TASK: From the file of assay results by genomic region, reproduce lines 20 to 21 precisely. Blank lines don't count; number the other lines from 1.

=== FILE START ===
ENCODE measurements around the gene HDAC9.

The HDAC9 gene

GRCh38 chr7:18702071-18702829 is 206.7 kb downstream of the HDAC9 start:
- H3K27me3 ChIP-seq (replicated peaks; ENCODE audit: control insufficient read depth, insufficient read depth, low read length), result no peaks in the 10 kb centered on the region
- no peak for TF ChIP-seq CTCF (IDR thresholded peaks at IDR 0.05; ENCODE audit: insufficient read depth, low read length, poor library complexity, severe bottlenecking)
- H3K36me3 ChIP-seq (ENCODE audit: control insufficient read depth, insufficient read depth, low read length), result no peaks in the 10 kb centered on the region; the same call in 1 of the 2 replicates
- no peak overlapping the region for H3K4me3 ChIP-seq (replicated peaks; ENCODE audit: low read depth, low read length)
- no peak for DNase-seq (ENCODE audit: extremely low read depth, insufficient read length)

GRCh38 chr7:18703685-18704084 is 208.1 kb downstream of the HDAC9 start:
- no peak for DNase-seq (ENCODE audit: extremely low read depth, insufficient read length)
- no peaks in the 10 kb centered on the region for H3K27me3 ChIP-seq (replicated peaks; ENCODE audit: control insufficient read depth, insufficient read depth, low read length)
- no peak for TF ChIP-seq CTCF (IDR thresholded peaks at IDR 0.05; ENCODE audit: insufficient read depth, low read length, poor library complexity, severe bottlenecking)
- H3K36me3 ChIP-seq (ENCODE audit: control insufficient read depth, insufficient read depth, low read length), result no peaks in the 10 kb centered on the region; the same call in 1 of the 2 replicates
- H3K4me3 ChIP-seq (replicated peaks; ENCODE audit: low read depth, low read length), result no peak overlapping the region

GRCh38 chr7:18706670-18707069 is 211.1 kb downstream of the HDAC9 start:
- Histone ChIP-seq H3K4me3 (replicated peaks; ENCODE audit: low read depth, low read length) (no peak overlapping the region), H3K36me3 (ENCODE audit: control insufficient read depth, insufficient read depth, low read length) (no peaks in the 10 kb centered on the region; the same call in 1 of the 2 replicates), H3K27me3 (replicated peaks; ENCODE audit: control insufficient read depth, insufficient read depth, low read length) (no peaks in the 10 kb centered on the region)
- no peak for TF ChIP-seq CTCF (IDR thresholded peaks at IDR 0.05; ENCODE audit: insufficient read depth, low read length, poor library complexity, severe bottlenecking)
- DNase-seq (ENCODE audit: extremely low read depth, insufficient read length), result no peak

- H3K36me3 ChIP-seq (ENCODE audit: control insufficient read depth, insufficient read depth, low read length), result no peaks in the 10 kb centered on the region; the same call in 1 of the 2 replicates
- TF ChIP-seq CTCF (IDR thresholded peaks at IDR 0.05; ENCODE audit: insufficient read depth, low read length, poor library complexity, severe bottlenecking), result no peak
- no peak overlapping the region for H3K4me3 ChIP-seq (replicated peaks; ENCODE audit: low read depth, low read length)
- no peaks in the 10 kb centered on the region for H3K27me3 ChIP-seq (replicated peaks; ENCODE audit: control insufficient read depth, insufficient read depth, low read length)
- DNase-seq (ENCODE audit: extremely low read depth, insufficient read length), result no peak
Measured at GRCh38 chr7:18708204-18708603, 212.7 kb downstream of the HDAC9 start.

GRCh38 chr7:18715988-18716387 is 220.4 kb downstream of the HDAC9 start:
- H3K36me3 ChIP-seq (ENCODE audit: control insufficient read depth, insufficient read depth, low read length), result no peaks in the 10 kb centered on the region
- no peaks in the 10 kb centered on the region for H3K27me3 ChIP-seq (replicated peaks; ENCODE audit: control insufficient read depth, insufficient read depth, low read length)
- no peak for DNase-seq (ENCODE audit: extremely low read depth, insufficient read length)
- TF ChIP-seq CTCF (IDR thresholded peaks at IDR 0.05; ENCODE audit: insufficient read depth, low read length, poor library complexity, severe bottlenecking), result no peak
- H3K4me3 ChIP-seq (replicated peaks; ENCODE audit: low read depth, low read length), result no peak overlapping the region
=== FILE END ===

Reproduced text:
- TF ChIP-seq CTCF (IDR thresholded peaks at IDR 0.05; ENCODE audit: insufficient read depth, low read length, poor library complexity, severe bottlenecking), result no peak
- no peak overlapping the region for H3K4me3 ChIP-seq (replicated peaks; ENCODE audit: low read depth, low read length)